The Ridge’s days are numbered
The birthplace of the Vancouver International Film Festival is about to disappear, along with the other tenants of the strip mall on Arbutus Street between West 15th and 16th avenues. Cressey Development Group bought the block-long property in June 2011 and plans to build condos on the site.
George Mah, the general manager of Festival Cinemas, operator of the 1950s-era movie house, said he knows it’s just a matter of time.
“We have a demolition clause in our lease, so the landlord can give us a notice and we’d be out of there,” Mah told the Georgia Straight in a phone interview. “There’s no room for a theatre in there anymore.”
The Ridge has a lease until September 2013. Cressey can use the demolition clause after it gets a development permit from city hall. “It would mean the end of the Ridge,” Mah said.
Cressey is building a five-storey mixed-use development that will contain 52 homes and about 20,000 square feet of retail space on the ground floor.
According to vice-president Hani Lammam, the project doesn’t require a rezoning. This means it won’t need council approval after a requisite public hearing. “We are building within our rights in our property,” Lammam told the Straight by phone. He noted that the site’s density permits a floor-space ratio of 2.5, meaning that the total floor area of the building can be two-and-a-half times the area of the property on which it’s built.
According to a public notice released by the city, Cressey is building more than 80,000 square feet. The development will feature 89 commercial parking spaces and 95 parking slots for residents and their visitors.
A petition is making the rounds to save the Ridge, as well as another 1950s-vintage establishment in the strip mall: the Varsity-Ridge 5 Pin Bowling Centre.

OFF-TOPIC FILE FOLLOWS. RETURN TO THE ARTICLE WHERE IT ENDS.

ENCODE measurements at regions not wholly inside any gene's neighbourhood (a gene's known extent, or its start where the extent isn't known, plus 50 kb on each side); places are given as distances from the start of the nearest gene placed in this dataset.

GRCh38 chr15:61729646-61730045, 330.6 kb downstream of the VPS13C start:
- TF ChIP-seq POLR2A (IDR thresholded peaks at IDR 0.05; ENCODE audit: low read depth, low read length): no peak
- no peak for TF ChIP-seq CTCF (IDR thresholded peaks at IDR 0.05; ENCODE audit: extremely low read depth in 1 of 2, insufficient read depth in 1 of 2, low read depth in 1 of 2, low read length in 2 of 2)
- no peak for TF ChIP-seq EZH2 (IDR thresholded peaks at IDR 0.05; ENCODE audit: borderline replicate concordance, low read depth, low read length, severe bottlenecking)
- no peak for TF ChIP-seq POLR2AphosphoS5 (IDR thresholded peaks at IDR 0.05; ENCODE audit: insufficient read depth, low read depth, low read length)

“I bought it in 1981,” bowling-alley owner Ken Hayden told the Straight in a phone interview. “I’ve been here since 1981. Myself, my wife, and my sister Gail are here all the time, running it as a family.” That day, Hayden was set to go to City Hall to submit a list of about 3,000 signatures from people who want the theatre and the bowling alley to stay.
“They’ve been here so long, they’re just part of the community,” he said.
A separate online petition specific to the Varsity bowling centre talks about what it would mean to lose the facility. “Varsity has 25 weekly leagues with over 700 bowlers between the ages of 3 to 99(!),” the appeal reads. “Many people bowl multiple times a week, especially seniors, as a means to socialize and be active. Removing the lanes will not only affect these bowlers, but also the thousands of community members like you who bowl for fun, birthdays, fundraisers, stags/stagettes, work parties, rainy day recreation, the list goes on…”
The petition notes that places like Varsity keep Vancouver’s neighbourhoods connected. “Let’s not lose it,” it pleads.
The city’s development-permit board will take up Cressey’s permit application in a meeting on July 30.
“We have fulfilled our commitment to them as tenants, and they are continuing to stay there for the time being until we’re ready to redevelop,” Cressey’s Lammam said. According to him, the Ridge’s operator has acknowledged that the show is almost over. “I have some correspondence, for example, from our theatre tenant that since they are unable to invest in upgrading their facility, it’s not a viable business for them going forward,” he said. “They know that their days are numbered, and it’s not economical for them to continue to operate with the existing space that they have and the equipment that they have.”
Lammam added that the situation applies to Varsity as well: “There has been no investment in that facility for many years. And again, it’s at the end of its life.”